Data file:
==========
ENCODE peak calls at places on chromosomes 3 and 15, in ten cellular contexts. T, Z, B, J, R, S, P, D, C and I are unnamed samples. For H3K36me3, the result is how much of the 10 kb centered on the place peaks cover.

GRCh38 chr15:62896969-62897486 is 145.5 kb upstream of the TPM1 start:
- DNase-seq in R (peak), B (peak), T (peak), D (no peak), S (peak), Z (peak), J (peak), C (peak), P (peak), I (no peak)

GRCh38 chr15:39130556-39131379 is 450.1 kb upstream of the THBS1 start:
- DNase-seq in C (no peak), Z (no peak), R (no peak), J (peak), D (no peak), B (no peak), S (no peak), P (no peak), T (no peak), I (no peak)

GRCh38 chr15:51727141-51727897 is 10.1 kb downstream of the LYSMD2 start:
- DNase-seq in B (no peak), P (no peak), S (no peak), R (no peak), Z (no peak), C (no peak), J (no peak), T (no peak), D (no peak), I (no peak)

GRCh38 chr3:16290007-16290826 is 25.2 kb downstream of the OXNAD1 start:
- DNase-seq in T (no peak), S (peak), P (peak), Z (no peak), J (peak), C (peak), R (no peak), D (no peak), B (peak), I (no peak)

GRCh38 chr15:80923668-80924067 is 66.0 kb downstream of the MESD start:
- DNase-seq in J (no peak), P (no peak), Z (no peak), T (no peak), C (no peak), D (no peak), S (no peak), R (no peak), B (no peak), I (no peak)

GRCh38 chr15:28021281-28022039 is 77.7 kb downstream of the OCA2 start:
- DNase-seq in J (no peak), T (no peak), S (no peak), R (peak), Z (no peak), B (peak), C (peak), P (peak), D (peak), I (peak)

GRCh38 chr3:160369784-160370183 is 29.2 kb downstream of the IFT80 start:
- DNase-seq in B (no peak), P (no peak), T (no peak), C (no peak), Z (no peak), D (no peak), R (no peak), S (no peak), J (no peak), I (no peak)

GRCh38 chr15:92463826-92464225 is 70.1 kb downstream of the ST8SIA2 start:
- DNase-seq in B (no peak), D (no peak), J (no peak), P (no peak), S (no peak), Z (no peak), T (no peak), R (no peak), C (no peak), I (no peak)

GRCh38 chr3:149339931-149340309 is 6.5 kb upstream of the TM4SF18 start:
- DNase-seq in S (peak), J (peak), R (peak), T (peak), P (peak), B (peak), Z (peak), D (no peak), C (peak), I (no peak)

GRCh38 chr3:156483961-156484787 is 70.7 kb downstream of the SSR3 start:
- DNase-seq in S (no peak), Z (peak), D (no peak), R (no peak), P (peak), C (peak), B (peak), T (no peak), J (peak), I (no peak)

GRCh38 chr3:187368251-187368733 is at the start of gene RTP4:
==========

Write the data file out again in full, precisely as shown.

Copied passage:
ENCODE peak calls at places on chromosomes 3 and 15, in ten cellular contexts. T, Z, B, J, R, S, P, D, C and I are unnamed samples. For H3K36me3, the result is how much of the 10 kb centered on the place peaks cover.

GRCh38 chr15:62896969-62897486 is 145.5 kb upstream of the TPM1 start:
- DNase-seq in R (peak), B (peak), T (peak), D (no peak), S (peak), Z (peak), J (peak), C (peak), P (peak), I (no peak)

GRCh38 chr15:39130556-39131379 is 450.1 kb upstream of the THBS1 start:
- DNase-seq in C (no peak), Z (no peak), R (no peak), J (peak), D (no peak), B (no peak), S (no peak), P (no peak), T (no peak), I (no peak)

GRCh38 chr15:51727141-51727897 is 10.1 kb downstream of the LYSMD2 start:
- DNase-seq in B (no peak), P (no peak), S (no peak), R (no peak), Z (no peak), C (no peak), J (no peak), T (no peak), D (no peak), I (no peak)

GRCh38 chr3:16290007-16290826 is 25.2 kb downstream of the OXNAD1 start:
- DNase-seq in T (no peak), S (peak), P (peak), Z (no peak), J (peak), C (peak), R (no peak), D (no peak), B (peak), I (no peak)

GRCh38 chr15:80923668-80924067 is 66.0 kb downstream of the MESD start:
- DNase-seq in J (no peak), P (no peak), Z (no peak), T (no peak), C (no peak), D (no peak), S (no peak), R (no peak), B (no peak), I (no peak)

GRCh38 chr15:28021281-28022039 is 77.7 kb downstream of the OCA2 start:
- DNase-seq in J (no peak), T (no peak), S (no peak), R (peak), Z (no peak), B (peak), C (peak), P (peak), D (peak), I (peak)

GRCh38 chr3:160369784-160370183 is 29.2 kb downstream of the IFT80 start:
- DNase-seq in B (no peak), P (no peak), T (no peak), C (no peak), Z (no peak), D (no peak), R (no peak), S (no peak), J (no peak), I (no peak)

GRCh38 chr15:92463826-92464225 is 70.1 kb downstream of the ST8SIA2 start:
- DNase-seq in B (no peak), D (no peak), J (no peak), P (no peak), S (no peak), Z (no peak), T (no peak), R (no peak), C (no peak), I (no peak)

GRCh38 chr3:149339931-149340309 is 6.5 kb upstream of the TM4SF18 start:
- DNase-seq in S (peak), J (peak), R (peak), T (peak), P (peak), B (peak), Z (peak), D (no peak), C (peak), I (no peak)

GRCh38 chr3:156483961-156484787 is 70.7 kb downstream of the SSR3 start:
- DNase-seq in S (no peak), Z (peak), D (no peak), R (no peak), P (peak), C (peak), B (peak), T (no peak), J (peak), I (no peak)

GRCh38 chr3:187368251-187368733 is at the start of gene RTP4: